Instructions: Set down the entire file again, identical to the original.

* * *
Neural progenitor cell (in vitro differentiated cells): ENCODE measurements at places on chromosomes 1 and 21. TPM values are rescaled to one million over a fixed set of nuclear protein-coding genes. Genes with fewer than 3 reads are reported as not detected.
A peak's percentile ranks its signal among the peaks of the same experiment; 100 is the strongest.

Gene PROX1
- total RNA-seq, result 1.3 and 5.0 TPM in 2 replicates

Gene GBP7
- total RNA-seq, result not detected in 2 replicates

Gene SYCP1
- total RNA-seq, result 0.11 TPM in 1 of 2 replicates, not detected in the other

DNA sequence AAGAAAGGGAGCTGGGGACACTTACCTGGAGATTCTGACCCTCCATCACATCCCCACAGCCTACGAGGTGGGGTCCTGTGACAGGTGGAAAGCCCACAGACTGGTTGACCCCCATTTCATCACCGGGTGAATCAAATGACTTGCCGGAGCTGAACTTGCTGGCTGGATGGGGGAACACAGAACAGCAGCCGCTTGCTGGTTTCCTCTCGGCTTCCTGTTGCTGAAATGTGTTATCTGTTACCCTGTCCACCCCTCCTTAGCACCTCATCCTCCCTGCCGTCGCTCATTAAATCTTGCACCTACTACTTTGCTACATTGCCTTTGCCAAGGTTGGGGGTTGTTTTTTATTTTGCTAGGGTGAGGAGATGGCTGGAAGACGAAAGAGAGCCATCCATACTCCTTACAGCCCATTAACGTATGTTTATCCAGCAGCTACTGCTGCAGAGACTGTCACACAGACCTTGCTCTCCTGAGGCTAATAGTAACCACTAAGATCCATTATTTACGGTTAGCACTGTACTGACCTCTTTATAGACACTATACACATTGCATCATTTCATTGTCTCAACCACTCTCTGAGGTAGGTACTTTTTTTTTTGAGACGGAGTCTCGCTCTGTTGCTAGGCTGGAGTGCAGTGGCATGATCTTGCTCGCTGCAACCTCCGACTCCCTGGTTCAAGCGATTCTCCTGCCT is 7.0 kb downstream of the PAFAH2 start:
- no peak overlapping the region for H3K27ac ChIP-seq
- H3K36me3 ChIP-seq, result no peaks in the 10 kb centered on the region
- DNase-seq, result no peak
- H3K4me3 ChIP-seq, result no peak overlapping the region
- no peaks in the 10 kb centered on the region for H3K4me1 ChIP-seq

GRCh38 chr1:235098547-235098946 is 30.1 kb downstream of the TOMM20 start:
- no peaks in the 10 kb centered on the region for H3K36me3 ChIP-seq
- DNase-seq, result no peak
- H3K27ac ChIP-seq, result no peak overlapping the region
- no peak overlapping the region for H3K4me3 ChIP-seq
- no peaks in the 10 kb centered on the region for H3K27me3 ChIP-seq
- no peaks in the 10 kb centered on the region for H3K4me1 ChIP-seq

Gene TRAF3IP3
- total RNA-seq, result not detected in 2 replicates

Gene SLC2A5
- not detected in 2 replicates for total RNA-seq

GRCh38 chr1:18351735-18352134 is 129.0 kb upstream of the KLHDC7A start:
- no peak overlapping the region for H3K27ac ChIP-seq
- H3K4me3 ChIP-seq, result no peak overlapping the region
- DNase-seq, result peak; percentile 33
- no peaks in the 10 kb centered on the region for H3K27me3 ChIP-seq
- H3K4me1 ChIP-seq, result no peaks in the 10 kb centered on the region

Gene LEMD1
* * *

Neural progenitor cell (in vitro differentiated cells): ENCODE measurements at places on chromosomes 1 and 21. TPM values are rescaled to one million over a fixed set of nuclear protein-coding genes. Genes with fewer than 3 reads are reported as not detected.
A peak's percentile ranks its signal among the peaks of the same experiment; 100 is the strongest.

Gene PROX1
- total RNA-seq, result 1.3 and 5.0 TPM in 2 replicates

Gene GBP7
- total RNA-seq, result not detected in 2 replicates

Gene SYCP1
- total RNA-seq, result 0.11 TPM in 1 of 2 replicates, not detected in the other

DNA sequence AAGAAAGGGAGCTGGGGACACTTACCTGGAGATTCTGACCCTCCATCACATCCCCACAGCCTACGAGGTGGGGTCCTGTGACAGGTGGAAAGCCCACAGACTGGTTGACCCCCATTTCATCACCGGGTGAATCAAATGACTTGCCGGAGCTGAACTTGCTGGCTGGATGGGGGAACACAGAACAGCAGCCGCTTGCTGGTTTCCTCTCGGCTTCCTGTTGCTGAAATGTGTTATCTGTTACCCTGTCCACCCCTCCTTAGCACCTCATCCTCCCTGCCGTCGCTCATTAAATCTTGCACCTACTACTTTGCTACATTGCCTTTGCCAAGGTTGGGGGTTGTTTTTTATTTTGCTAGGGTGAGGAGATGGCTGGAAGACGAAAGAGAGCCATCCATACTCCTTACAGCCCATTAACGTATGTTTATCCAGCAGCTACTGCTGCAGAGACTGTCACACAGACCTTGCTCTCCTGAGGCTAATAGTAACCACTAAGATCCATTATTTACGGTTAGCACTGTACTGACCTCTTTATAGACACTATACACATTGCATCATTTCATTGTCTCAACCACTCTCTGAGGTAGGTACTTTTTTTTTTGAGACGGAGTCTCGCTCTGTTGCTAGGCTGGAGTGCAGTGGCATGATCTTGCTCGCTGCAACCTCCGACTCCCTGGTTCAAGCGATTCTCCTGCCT is 7.0 kb downstream of the PAFAH2 start:
- no peak overlapping the region for H3K27ac ChIP-seq
- H3K36me3 ChIP-seq, result no peaks in the 10 kb centered on the region
- DNase-seq, result no peak
- H3K4me3 ChIP-seq, result no peak overlapping the region
- no peaks in the 10 kb centered on the region for H3K4me1 ChIP-seq

GRCh38 chr1:235098547-235098946 is 30.1 kb downstream of the TOMM20 start:
- no peaks in the 10 kb centered on the region for H3K36me3 ChIP-seq
- DNase-seq, result no peak
- H3K27ac ChIP-seq, result no peak overlapping the region
- no peak overlapping the region for H3K4me3 ChIP-seq
- no peaks in the 10 kb centered on the region for H3K27me3 ChIP-seq
- no peaks in the 10 kb centered on the region for H3K4me1 ChIP-seq

Gene TRAF3IP3
- total RNA-seq, result not detected in 2 replicates

Gene SLC2A5
- not detected in 2 replicates for total RNA-seq

GRCh38 chr1:18351735-18352134 is 129.0 kb upstream of the KLHDC7A start:
- no peak overlapping the region for H3K27ac ChIP-seq
- H3K4me3 ChIP-seq, result no peak overlapping the region
- DNase-seq, result peak; percentile 33
- no peaks in the 10 kb centered on the region for H3K27me3 ChIP-seq
- H3K4me1 ChIP-seq, result no peaks in the 10 kb centered on the region

Gene LEMD1